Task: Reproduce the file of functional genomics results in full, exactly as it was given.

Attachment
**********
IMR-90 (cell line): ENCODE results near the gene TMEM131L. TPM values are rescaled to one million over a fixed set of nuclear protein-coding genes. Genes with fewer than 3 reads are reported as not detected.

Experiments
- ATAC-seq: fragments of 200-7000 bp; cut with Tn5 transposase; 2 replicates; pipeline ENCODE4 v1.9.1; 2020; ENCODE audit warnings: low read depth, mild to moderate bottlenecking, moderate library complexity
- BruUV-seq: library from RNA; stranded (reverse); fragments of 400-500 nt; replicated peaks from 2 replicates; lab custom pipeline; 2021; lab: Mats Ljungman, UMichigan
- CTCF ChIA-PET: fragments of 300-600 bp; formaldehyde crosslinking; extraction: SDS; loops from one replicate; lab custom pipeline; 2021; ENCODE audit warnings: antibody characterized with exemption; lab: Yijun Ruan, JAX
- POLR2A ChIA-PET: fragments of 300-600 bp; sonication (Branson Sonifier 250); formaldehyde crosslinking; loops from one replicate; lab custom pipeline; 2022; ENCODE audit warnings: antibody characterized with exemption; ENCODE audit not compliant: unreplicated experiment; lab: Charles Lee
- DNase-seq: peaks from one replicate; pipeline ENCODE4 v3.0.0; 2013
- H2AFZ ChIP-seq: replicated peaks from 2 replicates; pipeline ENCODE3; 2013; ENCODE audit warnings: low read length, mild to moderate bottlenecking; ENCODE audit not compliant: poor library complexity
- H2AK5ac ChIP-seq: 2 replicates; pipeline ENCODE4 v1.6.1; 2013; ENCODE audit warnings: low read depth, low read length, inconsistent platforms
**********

IMR-90 (cell line): ENCODE results near the gene TMEM131L. TPM values are rescaled to one million over a fixed set of nuclear protein-coding genes. Genes with fewer than 3 reads are reported as not detected.

Experiments
- ATAC-seq: fragments of 200-7000 bp; cut with Tn5 transposase; 2 replicates; pipeline ENCODE4 v1.9.1; 2020; ENCODE audit warnings: low read depth, mild to moderate bottlenecking, moderate library complexity
- BruUV-seq: library from RNA; stranded (reverse); fragments of 400-500 nt; replicated peaks from 2 replicates; lab custom pipeline; 2021; lab: Mats Ljungman, UMichigan
- CTCF ChIA-PET: fragments of 300-600 bp; formaldehyde crosslinking; extraction: SDS; loops from one replicate; lab custom pipeline; 2021; ENCODE audit warnings: antibody characterized with exemption; lab: Yijun Ruan, JAX
- POLR2A ChIA-PET: fragments of 300-600 bp; sonication (Branson Sonifier 250); formaldehyde crosslinking; loops from one replicate; lab custom pipeline; 2022; ENCODE audit warnings: antibody characterized with exemption; ENCODE audit not compliant: unreplicated experiment; lab: Charles Lee
- DNase-seq: peaks from one replicate; pipeline ENCODE4 v3.0.0; 2013
- H2AFZ ChIP-seq: replicated peaks from 2 replicates; pipeline ENCODE3; 2013; ENCODE audit warnings: low read length, mild to moderate bottlenecking; ENCODE audit not compliant: poor library complexity
- H2AK5ac ChIP-seq: 2 replicates; pipeline ENCODE4 v1.6.1; 2013; ENCODE audit warnings: low read depth, low read length, inconsistent platforms